Jozy Altidore and Lee Nguyen impress as the U.S. starts 2016 with a win
CARSON, Calif. -- Three points from the United States' 3-2 win vs. Iceland.
Kristinn Steindorsson's deflected effort put the visitors ahead after 13 minutes, but Jozy Altidore leveled matters seven minutes later after a clever through ball from Michael Bradley.
Aron Sigurdarson put Iceland in front with a curling effort just three minutes into the second half, but Michael Orozco pulled the hosts level with a headed goal in the 59th minute.
It was left to Steve Birnbaum to settle matters, as he nodded home Bradley's free kick in the 90th minute to give the U.S. the victory.
1. It's early, but Altidore looks sharp
Altidore has had good runs before, only to see fitness issues erode his confidence and effectiveness. Yet the early impressions of the U.S. forward reveal a player showing an increased commitment to his game. He showed up to January camp a week ahead of his teammates and looks leaner than at any time in recent memory.
That increased dedication was evident in this match. Altidore was making the kind of demanding runs that test defenses and one such foray saw his deft finish pull the U.S. level in the 20th minute.
Gyasi Zardes and Bradley did plenty of heavy lifting in the run-up, with Zardes' layoff allowing Bradley the time and space to find Altidore. But the striker's run played a part as well and Altidore's chip over advancing Iceland goalkeeper Ogmundur Kristinsson showed composure that he has often lacked.
Altidore also showed greater willingness to engage in the dirty work required by a forward, drawing four fouls. He even bagged a hockey assist in the second half when his chip was headed across goal by substitute Birnbaum for Orozco to nod home.
Altidore might have added to his tally just before halftime had he not been prevented a clear breakaway due to a foul from Jon Fjuloson that earned the Iceland defender a yellow card. But it did speak to the danger the U.S. man posed throughout.
So is this a sign that Altidore is poised for a breakout 2016 campaign? That is impossible to tell at this stage. Certainly some poor touches indicated that the preseason rust hasn't been shed entirely, and there will no doubt be bigger challenges to come. But he has to start somewhere and this match counts as a first test passed.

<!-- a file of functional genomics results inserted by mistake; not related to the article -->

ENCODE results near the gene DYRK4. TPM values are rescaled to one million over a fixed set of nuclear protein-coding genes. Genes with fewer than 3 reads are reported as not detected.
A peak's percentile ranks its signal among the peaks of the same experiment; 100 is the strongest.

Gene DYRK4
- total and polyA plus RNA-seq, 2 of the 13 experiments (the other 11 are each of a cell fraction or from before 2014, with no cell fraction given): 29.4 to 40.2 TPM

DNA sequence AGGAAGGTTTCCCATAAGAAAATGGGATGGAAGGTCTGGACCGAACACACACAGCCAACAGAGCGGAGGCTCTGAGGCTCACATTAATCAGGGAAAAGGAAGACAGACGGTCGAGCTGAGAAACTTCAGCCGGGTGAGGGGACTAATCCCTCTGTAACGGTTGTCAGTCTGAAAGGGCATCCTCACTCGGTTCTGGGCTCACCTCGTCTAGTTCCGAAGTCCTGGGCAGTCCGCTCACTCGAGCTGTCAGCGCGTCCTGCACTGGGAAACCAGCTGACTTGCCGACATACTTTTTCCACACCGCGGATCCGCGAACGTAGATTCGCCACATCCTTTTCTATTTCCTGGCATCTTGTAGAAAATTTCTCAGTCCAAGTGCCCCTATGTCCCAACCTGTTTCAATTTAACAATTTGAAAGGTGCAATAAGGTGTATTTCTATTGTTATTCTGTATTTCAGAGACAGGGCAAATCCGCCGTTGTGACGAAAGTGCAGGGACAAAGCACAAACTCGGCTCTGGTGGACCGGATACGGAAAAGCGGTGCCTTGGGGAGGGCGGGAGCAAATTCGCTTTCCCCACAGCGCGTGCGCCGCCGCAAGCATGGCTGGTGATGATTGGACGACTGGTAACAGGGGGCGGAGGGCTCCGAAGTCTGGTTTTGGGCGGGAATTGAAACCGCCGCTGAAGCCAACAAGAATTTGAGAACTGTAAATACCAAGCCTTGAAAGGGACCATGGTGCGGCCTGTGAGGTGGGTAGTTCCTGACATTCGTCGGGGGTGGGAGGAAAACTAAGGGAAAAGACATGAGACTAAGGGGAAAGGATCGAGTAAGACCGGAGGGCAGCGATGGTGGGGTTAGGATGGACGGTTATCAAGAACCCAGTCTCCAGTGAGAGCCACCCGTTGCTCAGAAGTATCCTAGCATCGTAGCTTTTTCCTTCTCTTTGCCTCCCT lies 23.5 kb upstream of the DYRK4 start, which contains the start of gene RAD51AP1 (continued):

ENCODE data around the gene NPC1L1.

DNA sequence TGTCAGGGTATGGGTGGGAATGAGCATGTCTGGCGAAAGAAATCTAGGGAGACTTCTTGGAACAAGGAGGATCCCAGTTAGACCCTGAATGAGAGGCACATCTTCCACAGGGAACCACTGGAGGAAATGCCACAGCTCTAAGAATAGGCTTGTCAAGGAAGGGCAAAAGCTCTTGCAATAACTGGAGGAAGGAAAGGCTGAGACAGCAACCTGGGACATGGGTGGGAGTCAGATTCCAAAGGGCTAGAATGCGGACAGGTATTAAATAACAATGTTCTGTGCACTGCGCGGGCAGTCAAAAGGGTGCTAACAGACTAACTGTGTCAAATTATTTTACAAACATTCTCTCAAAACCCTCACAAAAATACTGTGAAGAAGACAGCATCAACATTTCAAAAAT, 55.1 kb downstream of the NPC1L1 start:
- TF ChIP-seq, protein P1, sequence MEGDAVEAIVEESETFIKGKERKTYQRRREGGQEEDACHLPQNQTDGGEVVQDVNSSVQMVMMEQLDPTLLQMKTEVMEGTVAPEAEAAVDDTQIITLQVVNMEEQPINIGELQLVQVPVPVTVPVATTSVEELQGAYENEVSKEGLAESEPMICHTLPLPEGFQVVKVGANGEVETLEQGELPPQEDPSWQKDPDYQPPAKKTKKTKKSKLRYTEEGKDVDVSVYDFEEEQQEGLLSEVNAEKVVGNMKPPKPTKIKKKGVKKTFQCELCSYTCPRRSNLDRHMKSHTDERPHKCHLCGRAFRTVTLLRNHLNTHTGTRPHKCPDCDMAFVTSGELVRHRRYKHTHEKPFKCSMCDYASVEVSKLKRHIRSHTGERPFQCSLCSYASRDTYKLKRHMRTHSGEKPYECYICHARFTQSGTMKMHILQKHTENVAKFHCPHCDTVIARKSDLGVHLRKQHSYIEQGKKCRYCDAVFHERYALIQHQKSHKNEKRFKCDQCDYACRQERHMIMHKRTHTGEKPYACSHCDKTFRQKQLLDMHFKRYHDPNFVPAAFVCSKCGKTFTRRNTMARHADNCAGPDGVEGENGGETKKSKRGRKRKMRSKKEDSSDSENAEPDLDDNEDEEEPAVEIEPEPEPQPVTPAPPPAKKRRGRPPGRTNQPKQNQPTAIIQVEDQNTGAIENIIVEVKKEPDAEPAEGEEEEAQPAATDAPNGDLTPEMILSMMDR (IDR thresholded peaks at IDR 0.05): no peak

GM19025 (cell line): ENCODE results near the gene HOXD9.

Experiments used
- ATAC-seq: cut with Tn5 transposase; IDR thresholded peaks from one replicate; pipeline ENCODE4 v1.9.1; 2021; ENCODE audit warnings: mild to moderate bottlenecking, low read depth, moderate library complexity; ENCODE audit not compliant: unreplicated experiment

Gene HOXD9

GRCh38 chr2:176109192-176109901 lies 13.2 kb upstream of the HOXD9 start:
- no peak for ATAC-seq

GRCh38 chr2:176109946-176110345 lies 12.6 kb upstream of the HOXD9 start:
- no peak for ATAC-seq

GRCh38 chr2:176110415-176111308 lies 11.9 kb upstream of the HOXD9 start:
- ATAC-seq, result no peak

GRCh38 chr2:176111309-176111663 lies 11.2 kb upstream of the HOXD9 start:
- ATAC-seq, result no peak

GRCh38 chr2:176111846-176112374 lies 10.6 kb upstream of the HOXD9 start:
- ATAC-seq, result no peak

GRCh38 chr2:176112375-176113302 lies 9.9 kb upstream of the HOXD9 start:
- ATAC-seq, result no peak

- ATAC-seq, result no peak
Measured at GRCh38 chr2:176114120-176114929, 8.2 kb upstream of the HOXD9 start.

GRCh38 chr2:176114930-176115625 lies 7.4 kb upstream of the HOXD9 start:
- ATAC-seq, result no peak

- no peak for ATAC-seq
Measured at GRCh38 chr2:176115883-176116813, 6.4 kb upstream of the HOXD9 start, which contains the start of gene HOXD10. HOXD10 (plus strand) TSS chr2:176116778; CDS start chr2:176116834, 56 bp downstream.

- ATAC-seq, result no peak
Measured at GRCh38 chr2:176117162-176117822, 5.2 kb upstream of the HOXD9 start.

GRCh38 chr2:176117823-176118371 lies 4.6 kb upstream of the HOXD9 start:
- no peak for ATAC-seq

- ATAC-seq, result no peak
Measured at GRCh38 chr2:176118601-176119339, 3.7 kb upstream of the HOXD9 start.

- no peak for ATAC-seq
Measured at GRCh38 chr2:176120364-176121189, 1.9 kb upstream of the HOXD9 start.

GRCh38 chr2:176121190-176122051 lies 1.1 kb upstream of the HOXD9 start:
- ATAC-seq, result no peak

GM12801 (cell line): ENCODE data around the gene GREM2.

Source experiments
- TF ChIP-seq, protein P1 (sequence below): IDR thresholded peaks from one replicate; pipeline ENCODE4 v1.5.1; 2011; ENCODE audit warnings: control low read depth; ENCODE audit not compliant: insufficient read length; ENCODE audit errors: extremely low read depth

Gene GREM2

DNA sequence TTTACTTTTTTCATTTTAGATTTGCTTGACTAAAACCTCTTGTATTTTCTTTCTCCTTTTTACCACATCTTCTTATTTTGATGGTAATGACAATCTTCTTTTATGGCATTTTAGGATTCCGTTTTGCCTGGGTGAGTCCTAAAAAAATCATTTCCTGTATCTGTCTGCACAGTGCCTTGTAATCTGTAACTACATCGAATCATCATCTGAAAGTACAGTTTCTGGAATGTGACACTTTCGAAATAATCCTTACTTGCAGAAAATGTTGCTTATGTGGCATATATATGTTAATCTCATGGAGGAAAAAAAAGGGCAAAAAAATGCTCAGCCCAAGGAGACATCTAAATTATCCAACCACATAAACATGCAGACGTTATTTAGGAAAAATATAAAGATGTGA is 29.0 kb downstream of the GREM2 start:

2. Nguyen shines in his first start
Lee Nguyen was a frequent presence in national team camps for much of the past year, yet has struggled to get minutes. His three substitute appearances in 2015 amounted to just 78 minutes, and Sunday's match marked his first start in a U.S. uniform.
Nguyen's lack of opportunities has been something of a head-scratcher given his creativity. Regardless of the reason, the New England Revolution midfielder made the most of his opportunity on Sunday.
He continually found space tucking from the left wing and, while he didn't get on the score sheet, plenty of his passes created danger, including a 16th-minute cross that Zardes should have put on goal, but which instead bounced over. Nguyen remained involved in the second half when he took up a more central role in support of Altidore and, later, Jordan Morris.
Nguyen will certainly find it difficult to get starts when the full U.S. team reconvenes for World Cup qualifying in March, especially given the form of Fabian Johnson. But at minimum the Revs star has earned additional call-ups in the future.
3. Defense gets punished, even as Bradley and Jones find better balance
The U.S. defense was by no means horrible on the day, but it was given a lesson in how mistakes can get punished by good teams. In the run-up to Iceland's opener, Matt Besler twice had opportunities to clear the danger, but failed to do so, allowing Steindorsson to knife in and score when his shot was deflected by Orozco.
The U.S. then fell asleep on Iceland's second, with a quickly taken free kick allowing Sigurdarson -- who had been a menace on the left flank all game -- to run at Birnbaum and bend his shot just inside the far post.
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It was a shame, given the fact that Bradley and Jermaine Jones largely controlled matters in the center of midfield to the tune of the home team's 62-38 advantage in possession percentage. The balance they showed was also improved with Jones more content to focus on defensive matters, thus allowing Bradley to venture forward and contribute to the attack, including his sublime assist on Altidore's goal.
Jones has long stated that he prefers to have a midfielder play behind him so he can freelance, and there certainly could be games going forward in which that approach might work better on the day. But long term it looks like the current arrangement makes the U.S. a better team.
Jeff Carlisle covers MLS and the U.S. national team for ESPN FC. Follow him on Twitter @JeffreyCarlisle.